I really like Movable Type, and have been a fairly active proponent of it. It certainly has its drawbacks, though, not the least of which is that it is very intimidating to set up. But hey, you can’t beat the price–it’s free.
Enter TypePad. This is a hosted Movable Type service, sort of (technically the back-end is a little different from MT). It looks very nice, and it seems clear that the Six Apart people have done a lot of polishing and tweaking to make the user interface and the default blog templates just that much better than what comes with the current version of MT (which are already good). So that solves the difficult set-up problem, but the trade-off is that you pay for it. They’re offering three tiers of service, and it is interesting that they are tying price to user sophistication. That is, the more control you want, the more you must pay.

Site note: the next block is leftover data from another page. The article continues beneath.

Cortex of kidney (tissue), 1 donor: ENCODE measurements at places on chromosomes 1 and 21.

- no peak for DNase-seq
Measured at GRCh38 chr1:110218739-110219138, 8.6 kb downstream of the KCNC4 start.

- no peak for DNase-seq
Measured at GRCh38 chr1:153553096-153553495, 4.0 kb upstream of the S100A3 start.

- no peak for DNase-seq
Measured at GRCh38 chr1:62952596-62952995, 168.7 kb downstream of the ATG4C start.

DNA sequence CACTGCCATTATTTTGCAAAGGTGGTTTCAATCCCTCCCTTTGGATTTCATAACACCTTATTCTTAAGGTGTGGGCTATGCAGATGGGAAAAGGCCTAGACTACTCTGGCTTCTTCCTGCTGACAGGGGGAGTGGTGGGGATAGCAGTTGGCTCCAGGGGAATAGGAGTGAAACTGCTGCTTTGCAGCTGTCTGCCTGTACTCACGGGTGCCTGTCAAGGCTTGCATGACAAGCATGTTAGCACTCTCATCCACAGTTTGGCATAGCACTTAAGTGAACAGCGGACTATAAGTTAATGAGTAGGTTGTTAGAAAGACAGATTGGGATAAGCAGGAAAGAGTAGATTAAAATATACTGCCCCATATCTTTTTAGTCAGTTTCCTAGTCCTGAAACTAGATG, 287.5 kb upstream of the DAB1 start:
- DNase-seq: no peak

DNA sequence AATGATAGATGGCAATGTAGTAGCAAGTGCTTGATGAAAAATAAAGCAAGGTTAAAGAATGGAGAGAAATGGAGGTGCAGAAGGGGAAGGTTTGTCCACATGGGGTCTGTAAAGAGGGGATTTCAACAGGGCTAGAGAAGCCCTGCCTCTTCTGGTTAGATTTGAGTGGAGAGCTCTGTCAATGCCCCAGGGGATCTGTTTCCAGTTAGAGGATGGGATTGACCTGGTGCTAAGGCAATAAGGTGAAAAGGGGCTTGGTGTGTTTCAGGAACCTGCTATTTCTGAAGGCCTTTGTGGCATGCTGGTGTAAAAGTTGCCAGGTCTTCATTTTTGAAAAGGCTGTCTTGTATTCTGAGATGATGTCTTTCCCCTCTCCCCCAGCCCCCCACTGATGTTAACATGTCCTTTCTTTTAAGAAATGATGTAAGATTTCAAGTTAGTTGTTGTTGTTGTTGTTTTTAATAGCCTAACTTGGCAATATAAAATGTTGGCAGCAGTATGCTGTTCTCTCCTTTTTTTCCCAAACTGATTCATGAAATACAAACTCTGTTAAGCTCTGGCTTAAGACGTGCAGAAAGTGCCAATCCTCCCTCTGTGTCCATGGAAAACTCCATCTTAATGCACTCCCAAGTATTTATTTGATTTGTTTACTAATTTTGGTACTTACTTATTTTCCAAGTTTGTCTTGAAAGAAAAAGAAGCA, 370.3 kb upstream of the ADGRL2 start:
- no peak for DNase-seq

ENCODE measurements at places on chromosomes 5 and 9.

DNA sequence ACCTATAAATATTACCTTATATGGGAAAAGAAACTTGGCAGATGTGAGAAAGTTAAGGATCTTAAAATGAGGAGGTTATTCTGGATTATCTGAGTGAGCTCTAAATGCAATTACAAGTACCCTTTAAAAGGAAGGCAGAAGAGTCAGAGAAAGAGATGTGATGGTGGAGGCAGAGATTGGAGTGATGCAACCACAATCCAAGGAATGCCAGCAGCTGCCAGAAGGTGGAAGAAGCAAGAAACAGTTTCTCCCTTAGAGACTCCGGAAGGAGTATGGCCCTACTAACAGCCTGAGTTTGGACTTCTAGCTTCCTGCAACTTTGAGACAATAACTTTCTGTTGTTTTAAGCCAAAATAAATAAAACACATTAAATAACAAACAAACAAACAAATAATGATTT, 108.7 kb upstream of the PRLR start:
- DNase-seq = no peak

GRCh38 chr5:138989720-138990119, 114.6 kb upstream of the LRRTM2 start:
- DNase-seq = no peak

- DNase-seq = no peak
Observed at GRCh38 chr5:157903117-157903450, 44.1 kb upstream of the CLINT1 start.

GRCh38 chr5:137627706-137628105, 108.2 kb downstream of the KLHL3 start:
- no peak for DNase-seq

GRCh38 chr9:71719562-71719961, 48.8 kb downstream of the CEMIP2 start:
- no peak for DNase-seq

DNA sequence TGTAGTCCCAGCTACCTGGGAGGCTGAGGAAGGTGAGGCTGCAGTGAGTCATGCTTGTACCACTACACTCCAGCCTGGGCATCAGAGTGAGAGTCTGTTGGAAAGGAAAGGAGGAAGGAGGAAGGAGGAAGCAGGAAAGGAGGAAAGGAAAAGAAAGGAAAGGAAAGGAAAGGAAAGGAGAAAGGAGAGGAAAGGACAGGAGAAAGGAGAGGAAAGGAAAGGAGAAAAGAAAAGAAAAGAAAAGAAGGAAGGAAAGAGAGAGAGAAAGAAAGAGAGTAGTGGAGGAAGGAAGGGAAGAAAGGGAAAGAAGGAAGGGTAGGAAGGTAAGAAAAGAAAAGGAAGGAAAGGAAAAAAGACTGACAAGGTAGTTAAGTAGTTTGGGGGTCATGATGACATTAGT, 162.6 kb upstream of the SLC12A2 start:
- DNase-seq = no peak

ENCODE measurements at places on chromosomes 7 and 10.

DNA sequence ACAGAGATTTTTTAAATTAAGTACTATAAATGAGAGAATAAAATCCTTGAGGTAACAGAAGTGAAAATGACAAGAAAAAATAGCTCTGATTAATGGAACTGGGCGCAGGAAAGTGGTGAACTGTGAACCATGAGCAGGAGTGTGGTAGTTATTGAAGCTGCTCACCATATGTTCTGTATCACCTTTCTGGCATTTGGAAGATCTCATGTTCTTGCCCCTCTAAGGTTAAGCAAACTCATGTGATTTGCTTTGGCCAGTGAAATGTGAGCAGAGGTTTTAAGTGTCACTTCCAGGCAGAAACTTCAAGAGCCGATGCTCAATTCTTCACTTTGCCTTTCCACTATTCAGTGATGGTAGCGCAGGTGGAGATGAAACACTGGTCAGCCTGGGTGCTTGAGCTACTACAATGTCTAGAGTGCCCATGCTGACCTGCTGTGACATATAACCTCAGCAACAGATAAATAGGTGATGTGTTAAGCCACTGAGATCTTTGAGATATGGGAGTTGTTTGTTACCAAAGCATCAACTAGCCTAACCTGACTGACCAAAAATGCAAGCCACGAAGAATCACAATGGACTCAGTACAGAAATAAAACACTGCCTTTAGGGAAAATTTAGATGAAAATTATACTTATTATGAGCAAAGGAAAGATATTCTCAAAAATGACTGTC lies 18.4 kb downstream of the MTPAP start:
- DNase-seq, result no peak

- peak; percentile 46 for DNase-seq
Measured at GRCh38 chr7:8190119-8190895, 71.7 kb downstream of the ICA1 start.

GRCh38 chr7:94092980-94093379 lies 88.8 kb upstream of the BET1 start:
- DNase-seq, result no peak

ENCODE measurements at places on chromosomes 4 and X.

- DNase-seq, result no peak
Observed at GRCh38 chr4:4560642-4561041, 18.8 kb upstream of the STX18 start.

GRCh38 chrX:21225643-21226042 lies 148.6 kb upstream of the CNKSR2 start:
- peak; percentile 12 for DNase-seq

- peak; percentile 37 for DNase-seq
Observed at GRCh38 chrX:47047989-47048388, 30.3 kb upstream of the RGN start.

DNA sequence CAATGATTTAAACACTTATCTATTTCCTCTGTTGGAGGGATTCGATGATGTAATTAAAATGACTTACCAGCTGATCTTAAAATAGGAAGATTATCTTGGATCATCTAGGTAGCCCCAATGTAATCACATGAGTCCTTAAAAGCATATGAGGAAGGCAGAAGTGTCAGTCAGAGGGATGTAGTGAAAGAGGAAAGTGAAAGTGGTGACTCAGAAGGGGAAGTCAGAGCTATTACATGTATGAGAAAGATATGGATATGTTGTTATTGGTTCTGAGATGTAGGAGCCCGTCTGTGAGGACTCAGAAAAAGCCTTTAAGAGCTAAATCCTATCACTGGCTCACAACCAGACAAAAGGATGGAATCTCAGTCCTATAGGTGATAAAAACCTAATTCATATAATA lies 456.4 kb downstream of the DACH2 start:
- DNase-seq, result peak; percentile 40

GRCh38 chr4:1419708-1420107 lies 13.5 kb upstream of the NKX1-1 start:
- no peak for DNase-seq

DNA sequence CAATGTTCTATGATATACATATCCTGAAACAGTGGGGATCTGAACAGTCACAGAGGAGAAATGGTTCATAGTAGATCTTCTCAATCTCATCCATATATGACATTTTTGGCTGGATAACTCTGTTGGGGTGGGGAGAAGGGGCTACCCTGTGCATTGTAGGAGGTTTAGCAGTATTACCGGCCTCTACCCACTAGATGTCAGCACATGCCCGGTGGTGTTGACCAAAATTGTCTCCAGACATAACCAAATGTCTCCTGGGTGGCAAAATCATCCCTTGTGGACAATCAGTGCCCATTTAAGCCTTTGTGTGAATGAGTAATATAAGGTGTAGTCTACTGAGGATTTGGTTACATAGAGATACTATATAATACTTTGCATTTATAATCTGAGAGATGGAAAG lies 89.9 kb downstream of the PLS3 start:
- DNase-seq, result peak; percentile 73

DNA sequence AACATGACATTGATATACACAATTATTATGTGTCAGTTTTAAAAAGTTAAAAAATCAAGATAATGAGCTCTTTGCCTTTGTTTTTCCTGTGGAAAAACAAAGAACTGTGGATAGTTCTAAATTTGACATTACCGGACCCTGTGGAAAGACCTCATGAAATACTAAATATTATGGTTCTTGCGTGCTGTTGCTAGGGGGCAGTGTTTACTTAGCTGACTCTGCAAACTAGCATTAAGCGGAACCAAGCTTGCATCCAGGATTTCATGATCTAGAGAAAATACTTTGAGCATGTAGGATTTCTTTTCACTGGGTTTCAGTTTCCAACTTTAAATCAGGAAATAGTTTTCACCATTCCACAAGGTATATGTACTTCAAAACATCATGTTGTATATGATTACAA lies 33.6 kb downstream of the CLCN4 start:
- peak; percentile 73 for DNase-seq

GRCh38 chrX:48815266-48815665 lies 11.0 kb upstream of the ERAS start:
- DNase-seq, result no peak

This strikes me as a misstep, though a minor one. I don’t understand how the ability to manually edit a template (for instance) would actually raise costs, except perhaps for support (and I have no idea how that’ll work)–what should really matter would be storage space, bandwidth usage, things that really impose costs at the back end. I can imagine a non-technical user who wants to use TypePad as a photo album–which would require one of the more expensive accounts–but who would have no desire for the more extensive tweakability that came with it. By the same token, a more sophisticated user with modest server needs would pay for resources that would go unused.
Nevertheless, for people who are sick of Blogger.com (or don’t want to get started there) but don’t want to get their hands dirty with MT, TypePad looks very nice indeed. Some of the handsomest blogs (with the best markup) on the web right now were built using default TypePad templates.